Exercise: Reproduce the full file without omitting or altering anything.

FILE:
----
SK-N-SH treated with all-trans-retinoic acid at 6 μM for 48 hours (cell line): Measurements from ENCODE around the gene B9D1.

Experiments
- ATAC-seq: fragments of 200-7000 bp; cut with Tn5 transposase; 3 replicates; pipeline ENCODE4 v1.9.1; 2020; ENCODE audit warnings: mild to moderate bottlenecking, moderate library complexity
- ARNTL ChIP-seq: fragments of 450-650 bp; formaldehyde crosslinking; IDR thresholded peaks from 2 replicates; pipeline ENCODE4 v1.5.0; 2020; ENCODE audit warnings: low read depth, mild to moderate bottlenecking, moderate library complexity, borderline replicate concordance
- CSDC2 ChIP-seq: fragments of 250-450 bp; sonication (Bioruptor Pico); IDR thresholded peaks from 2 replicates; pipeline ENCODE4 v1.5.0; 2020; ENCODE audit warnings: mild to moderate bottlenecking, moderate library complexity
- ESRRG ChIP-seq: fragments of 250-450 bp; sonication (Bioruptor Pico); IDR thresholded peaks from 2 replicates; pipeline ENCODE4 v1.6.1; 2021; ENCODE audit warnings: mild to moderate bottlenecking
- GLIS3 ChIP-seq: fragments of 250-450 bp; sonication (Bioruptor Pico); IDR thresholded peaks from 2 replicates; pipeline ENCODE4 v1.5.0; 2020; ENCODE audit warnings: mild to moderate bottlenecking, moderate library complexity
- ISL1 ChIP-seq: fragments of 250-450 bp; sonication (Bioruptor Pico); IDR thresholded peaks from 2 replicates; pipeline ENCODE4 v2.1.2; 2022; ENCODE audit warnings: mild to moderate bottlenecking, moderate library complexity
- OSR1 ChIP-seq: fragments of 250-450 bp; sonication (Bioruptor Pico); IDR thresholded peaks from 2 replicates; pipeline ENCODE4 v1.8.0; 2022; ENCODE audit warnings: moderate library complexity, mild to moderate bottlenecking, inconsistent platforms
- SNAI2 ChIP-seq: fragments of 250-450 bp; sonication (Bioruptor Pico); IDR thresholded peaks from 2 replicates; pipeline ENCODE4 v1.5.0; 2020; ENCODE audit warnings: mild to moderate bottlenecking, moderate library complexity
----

SK-N-SH treated with all-trans-retinoic acid at 6 μM for 48 hours (cell line): Measurements from ENCODE around the gene B9D1.

Experiments
- ATAC-seq: fragments of 200-7000 bp; cut with Tn5 transposase; 3 replicates; pipeline ENCODE4 v1.9.1; 2020; ENCODE audit warnings: mild to moderate bottlenecking, moderate library complexity
- ARNTL ChIP-seq: fragments of 450-650 bp; formaldehyde crosslinking; IDR thresholded peaks from 2 replicates; pipeline ENCODE4 v1.5.0; 2020; ENCODE audit warnings: low read depth, mild to moderate bottlenecking, moderate library complexity, borderline replicate concordance
- CSDC2 ChIP-seq: fragments of 250-450 bp; sonication (Bioruptor Pico); IDR thresholded peaks from 2 replicates; pipeline ENCODE4 v1.5.0; 2020; ENCODE audit warnings: mild to moderate bottlenecking, moderate library complexity
- ESRRG ChIP-seq: fragments of 250-450 bp; sonication (Bioruptor Pico); IDR thresholded peaks from 2 replicates; pipeline ENCODE4 v1.6.1; 2021; ENCODE audit warnings: mild to moderate bottlenecking
- GLIS3 ChIP-seq: fragments of 250-450 bp; sonication (Bioruptor Pico); IDR thresholded peaks from 2 replicates; pipeline ENCODE4 v1.5.0; 2020; ENCODE audit warnings: mild to moderate bottlenecking, moderate library complexity
- ISL1 ChIP-seq: fragments of 250-450 bp; sonication (Bioruptor Pico); IDR thresholded peaks from 2 replicates; pipeline ENCODE4 v2.1.2; 2022; ENCODE audit warnings: mild to moderate bottlenecking, moderate library complexity
- OSR1 ChIP-seq: fragments of 250-450 bp; sonication (Bioruptor Pico); IDR thresholded peaks from 2 replicates; pipeline ENCODE4 v1.8.0; 2022; ENCODE audit warnings: moderate library complexity, mild to moderate bottlenecking, inconsistent platforms
- SNAI2 ChIP-seq: fragments of 250-450 bp; sonication (Bioruptor Pico); IDR thresholded peaks from 2 replicates; pipeline ENCODE4 v1.5.0; 2020; ENCODE audit warnings: mild to moderate bottlenecking, moderate library complexity